Town Checks on Bid for More Gaming

Expanded Gambling's Effect on Beach Worries Some

By Patrick Cronin

Seacoast Sunday, Sunday, April 1, 2012

[The following article is courtesy of Seacoast Sunday and Seacoast Online.]
Jim Connors of Hampton watches the roulette wheel at Ocean Gaming on Hampton Beach.
[Chris Shipley photo]

The owner of Ocean Gaming at Hampton Beach said he is puzzled why voters rejected a warrant article at the March 13 election that would have allowed the games of Bingo and Lucky 7 to be played in town.

"Who doesn't like bingo?" said Peter Anzalone, who operates the charitable gaming operation Ocean Gaming at 81 Ocean Blvd., along with his brother John.

Charitable gaming is New Hampshire's legalized version of gambling. There is a $4 bet limit per game and 35 percent of the proceeds must go to charity.

Some local residents said they voted against the article because they do not support gambling in general, even if a portion of the proceeds goes to charity.

Because residents didn't have an opportunity to vote on whether to allow the gaming business in town, some said they used the opportunity to send a message.

Selectman Mike Pierce has a similar view.

"Gambling brings interesting people with it," he said, "and we don't need interesting people when we are trying to attract families to the beach."

Anzalone had hoped to add to the gaming offerings at his establishment, which already includes blackjack, roulette and mini baccarat.

Bingo and Lucky 7 are regulated by the N.H. Racing and Charitable Gaming Commission. But the games can only be played in cities and towns that adopt state statute RSA 287 E, which regulates both games, according to Town Manager Fred Welch.

According to the N.H. Gaming Commission, there are 11 commercial bingo halls and 80 organizations licensed to host bingo games in the state.

Anzalone believes misinformation was the reason the article failed. The infamous "yellow sheet voting guide" mailed to Hampton voters before each election said a "yes" vote would be a vote to expand gambling in town.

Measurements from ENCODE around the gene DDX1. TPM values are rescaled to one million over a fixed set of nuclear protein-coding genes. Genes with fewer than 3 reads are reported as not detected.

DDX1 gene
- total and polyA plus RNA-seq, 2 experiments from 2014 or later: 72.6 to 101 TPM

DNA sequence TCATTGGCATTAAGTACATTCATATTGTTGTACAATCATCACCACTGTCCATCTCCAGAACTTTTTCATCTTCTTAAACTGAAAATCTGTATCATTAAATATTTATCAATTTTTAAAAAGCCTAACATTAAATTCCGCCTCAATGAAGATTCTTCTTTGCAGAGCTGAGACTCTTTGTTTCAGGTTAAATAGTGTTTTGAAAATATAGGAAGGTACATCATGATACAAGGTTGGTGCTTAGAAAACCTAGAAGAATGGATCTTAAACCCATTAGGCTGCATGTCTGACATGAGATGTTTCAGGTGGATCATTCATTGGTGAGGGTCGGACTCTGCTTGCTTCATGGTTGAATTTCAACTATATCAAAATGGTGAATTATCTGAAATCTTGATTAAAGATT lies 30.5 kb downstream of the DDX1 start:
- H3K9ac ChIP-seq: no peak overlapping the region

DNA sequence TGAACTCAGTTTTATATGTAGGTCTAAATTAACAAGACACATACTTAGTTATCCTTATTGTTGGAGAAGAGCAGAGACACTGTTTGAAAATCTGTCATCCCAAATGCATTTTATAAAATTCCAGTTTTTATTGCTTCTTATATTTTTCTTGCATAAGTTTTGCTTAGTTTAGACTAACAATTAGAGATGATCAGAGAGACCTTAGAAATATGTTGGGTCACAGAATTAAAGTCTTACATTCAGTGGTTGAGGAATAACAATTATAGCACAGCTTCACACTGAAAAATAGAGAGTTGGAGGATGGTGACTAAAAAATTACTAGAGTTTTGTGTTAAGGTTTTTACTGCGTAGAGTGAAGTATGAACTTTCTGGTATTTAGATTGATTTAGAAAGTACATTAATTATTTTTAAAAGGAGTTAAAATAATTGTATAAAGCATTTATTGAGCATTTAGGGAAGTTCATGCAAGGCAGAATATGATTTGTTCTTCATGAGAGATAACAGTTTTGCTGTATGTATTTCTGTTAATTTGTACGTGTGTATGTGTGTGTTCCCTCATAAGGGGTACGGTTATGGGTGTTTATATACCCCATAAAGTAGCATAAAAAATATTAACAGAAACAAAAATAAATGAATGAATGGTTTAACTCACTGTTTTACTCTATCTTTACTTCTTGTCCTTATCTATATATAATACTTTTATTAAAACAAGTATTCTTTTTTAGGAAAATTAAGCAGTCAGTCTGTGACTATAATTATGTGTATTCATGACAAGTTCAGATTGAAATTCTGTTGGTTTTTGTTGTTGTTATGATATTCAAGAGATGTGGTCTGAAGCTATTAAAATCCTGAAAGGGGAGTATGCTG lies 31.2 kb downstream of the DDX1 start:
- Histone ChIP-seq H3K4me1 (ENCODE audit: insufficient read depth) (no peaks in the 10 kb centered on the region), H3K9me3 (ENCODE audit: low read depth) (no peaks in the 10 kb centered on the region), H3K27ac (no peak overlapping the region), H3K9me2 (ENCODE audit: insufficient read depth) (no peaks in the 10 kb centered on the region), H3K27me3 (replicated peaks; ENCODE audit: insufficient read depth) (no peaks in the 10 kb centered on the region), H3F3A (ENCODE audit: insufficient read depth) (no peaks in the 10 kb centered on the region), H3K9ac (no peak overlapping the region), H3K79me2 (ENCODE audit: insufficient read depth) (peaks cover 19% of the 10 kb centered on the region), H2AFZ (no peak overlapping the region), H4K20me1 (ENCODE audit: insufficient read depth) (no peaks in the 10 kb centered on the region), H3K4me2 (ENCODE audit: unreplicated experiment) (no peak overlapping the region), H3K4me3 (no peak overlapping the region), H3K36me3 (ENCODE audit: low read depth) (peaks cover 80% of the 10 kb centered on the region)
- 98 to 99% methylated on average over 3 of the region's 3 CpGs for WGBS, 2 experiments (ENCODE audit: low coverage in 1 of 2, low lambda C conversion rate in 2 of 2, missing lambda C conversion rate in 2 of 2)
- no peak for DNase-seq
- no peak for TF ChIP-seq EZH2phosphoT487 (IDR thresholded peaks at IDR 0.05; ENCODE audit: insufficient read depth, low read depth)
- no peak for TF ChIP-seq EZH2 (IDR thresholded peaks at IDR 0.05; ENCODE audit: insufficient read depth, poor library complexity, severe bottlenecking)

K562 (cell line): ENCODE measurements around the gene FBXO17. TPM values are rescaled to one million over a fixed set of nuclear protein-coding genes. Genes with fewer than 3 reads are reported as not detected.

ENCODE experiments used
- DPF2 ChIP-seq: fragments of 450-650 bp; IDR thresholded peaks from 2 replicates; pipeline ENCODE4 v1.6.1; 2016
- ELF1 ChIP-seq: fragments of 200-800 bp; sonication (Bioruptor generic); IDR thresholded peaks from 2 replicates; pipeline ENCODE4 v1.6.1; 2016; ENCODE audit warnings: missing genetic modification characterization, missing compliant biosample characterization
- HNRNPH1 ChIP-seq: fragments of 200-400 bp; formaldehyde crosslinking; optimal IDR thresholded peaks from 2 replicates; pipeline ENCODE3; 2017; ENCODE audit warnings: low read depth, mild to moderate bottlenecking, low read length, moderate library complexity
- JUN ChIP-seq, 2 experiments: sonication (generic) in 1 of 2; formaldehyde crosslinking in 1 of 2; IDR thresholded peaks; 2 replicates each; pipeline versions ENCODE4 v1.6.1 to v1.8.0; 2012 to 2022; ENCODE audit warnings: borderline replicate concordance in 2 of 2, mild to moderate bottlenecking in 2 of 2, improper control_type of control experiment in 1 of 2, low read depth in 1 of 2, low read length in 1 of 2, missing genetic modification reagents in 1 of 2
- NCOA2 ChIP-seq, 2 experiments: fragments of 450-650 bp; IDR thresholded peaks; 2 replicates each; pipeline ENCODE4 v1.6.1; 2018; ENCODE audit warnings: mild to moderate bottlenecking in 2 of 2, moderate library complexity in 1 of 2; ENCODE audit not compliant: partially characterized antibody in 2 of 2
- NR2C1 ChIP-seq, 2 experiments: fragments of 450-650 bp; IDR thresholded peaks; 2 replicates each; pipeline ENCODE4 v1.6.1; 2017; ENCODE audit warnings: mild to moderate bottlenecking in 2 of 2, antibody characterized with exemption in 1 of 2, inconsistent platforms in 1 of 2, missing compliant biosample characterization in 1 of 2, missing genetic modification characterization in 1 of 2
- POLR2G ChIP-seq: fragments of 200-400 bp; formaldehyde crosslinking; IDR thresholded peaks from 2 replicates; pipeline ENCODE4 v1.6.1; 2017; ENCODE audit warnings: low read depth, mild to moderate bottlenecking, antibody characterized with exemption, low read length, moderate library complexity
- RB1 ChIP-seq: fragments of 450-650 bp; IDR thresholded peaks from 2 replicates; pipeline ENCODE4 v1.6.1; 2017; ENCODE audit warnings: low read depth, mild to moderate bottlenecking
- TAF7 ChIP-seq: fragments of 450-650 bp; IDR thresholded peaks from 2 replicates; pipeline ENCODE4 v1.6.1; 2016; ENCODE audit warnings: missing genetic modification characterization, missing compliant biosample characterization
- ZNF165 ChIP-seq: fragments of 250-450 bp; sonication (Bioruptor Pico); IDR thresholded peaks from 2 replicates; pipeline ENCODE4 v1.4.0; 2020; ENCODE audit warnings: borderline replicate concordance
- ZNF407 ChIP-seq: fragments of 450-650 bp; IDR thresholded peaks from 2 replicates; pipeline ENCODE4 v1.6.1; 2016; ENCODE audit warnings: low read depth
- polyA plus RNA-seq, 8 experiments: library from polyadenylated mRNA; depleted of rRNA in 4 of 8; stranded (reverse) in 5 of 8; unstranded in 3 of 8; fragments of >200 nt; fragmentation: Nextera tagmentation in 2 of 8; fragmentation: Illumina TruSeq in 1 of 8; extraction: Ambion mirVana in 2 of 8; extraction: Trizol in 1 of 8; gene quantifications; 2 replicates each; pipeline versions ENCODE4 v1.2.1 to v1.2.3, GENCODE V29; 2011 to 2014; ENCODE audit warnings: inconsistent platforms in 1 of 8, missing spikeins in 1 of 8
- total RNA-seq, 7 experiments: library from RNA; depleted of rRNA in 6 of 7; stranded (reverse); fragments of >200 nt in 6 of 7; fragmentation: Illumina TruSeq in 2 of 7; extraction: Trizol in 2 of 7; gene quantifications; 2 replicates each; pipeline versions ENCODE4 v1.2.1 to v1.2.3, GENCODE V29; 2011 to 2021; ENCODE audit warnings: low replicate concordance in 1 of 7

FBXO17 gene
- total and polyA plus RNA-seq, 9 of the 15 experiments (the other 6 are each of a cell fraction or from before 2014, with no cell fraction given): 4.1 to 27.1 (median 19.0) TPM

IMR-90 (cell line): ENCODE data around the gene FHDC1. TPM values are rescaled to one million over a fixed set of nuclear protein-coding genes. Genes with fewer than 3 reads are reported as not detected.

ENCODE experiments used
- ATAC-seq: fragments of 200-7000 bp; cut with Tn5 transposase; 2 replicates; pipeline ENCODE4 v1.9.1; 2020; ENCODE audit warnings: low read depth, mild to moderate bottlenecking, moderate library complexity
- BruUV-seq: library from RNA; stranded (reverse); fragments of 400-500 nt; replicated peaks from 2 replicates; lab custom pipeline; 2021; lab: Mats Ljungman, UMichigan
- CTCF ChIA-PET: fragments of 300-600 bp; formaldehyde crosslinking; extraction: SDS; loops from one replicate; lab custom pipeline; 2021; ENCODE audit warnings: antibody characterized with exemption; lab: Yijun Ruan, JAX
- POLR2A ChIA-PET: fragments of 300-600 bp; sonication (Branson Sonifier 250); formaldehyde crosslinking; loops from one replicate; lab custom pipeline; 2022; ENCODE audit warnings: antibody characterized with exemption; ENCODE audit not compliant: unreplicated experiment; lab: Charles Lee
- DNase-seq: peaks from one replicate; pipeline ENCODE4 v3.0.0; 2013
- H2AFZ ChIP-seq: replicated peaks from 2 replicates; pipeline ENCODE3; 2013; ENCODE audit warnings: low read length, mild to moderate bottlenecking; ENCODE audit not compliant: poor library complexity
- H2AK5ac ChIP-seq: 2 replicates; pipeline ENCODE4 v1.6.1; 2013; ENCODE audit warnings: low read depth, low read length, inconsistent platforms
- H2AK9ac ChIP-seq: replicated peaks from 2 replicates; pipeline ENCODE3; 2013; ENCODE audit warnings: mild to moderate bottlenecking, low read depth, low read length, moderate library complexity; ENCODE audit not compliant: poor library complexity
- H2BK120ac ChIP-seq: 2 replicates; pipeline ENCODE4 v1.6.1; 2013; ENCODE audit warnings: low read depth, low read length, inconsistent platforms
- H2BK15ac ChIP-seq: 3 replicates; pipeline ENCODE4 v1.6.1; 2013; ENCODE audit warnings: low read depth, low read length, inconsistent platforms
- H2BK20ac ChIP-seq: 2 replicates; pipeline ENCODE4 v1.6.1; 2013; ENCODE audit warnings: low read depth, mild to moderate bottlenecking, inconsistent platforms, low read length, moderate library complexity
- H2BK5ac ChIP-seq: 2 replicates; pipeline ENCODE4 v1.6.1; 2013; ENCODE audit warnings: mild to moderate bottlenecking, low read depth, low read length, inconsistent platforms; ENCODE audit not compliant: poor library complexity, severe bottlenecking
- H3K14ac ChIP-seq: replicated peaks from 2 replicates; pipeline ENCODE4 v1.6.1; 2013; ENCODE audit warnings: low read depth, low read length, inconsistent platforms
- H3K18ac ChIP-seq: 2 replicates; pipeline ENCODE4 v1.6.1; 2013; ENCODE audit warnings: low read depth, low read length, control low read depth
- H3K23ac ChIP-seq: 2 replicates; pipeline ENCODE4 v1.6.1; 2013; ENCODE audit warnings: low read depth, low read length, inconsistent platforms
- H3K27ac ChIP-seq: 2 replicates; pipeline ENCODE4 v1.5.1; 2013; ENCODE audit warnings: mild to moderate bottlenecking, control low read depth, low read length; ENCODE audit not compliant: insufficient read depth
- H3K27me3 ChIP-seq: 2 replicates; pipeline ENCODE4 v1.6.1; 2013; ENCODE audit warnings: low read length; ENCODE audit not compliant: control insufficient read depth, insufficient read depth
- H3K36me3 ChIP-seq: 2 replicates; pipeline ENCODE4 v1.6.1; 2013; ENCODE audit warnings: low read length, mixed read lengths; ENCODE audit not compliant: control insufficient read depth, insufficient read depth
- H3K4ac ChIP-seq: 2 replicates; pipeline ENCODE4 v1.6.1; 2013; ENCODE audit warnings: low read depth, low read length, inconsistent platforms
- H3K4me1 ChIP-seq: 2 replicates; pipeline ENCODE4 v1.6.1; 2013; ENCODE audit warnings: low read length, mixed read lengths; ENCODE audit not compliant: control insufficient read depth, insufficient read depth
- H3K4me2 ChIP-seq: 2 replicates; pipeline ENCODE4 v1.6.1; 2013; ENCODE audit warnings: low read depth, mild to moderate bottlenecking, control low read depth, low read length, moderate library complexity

Voters rejected the warrant article by a vote 1,532 to 1,500 on March 13. Last week, Hampton conducted a recount at Anzalone's request, and the result did not change.

"Expanded gambling was the furthest thing from the truth," he said. "This doesn't just hurt us, but it hurts many churches and schools. A positive vote for this wouldn't have just allowed us to have it in our facility, but any church licensed can run their own bingo games for charity."

Anzalone said Ocean Gaming wanted to add bingo to increase foot traffic for the year-round business. Taking over the second floor of the building that formerly housed Dylan's Restaurant last year, Ocean Gaming was billed as the premier destination for charitable gaming and "Hampton Beach's only Adult Playland," but surviving the winter was a challenge.

Anzalone said Ocean Gaming's focus was initially on poker tournaments, but his business found it couldn't compete with other poker rooms in the area, including those in Hampton Falls and Seabrook.

While bingo wouldn't be a huge money maker, Anzalone said, it would bring people into the business, which also has a restaurant.

Anzalone said offering bingo would also serve a local demand. Several retirement communities on the Seacoast expressed interest in making trips to Ocean Gaming if bingo were offered, he said.

Selectmen Chairman Richard Nichols said he wasn't surprised by the result of the vote.

"I'm not against gambling, but I didn't understand the impact of the whole thing," Nichols said. "What would it mean to Hampton? Does that mean taxpayers would have to spend more on public safety because you have more of that going on?"

Nichols said he hasn't heard any negative comments about Ocean Gaming, but is waiting to see how it plays out before making a judgment.

"I don't think enough time has gone by to understand the impact of what we already have begun," he said. "I would just as soon not expand it until we have more time under our belt."

Rusty Bridle, a retired Hampton fire captain and former state representative, said he was surprised the town's voters rejected bingo and Lucky 7.

"It kind of baffled me," said Bridle, who voted in favor of the article. "(Ocean Gaming) supports nonprofits in the area. It helps the nonprofits do what they are able to do."

Anzalone said Ocean Gaming is not giving up. His business plans to submit another warrant article next year to allow bingo and Lucky 7 in Hampton.

Not only will it help Ocean Gaming, he said, it will also help charities.

Ryan Sheehin, left, and Jim Connors of Hampton contemplate their bets at Ocean Gaming in Hampton Beach.
[Chris Shipley photo]
Janine and Mike Mitchell of Greenfield, Mass., play blackjack at Ocean Gaming in Hampton Beach.
[Chris Shipley photo]
Blackjack, roulette, craps and poker can be played at Ocean Gaming in Hampton Beach.
[Chris Shipley photo]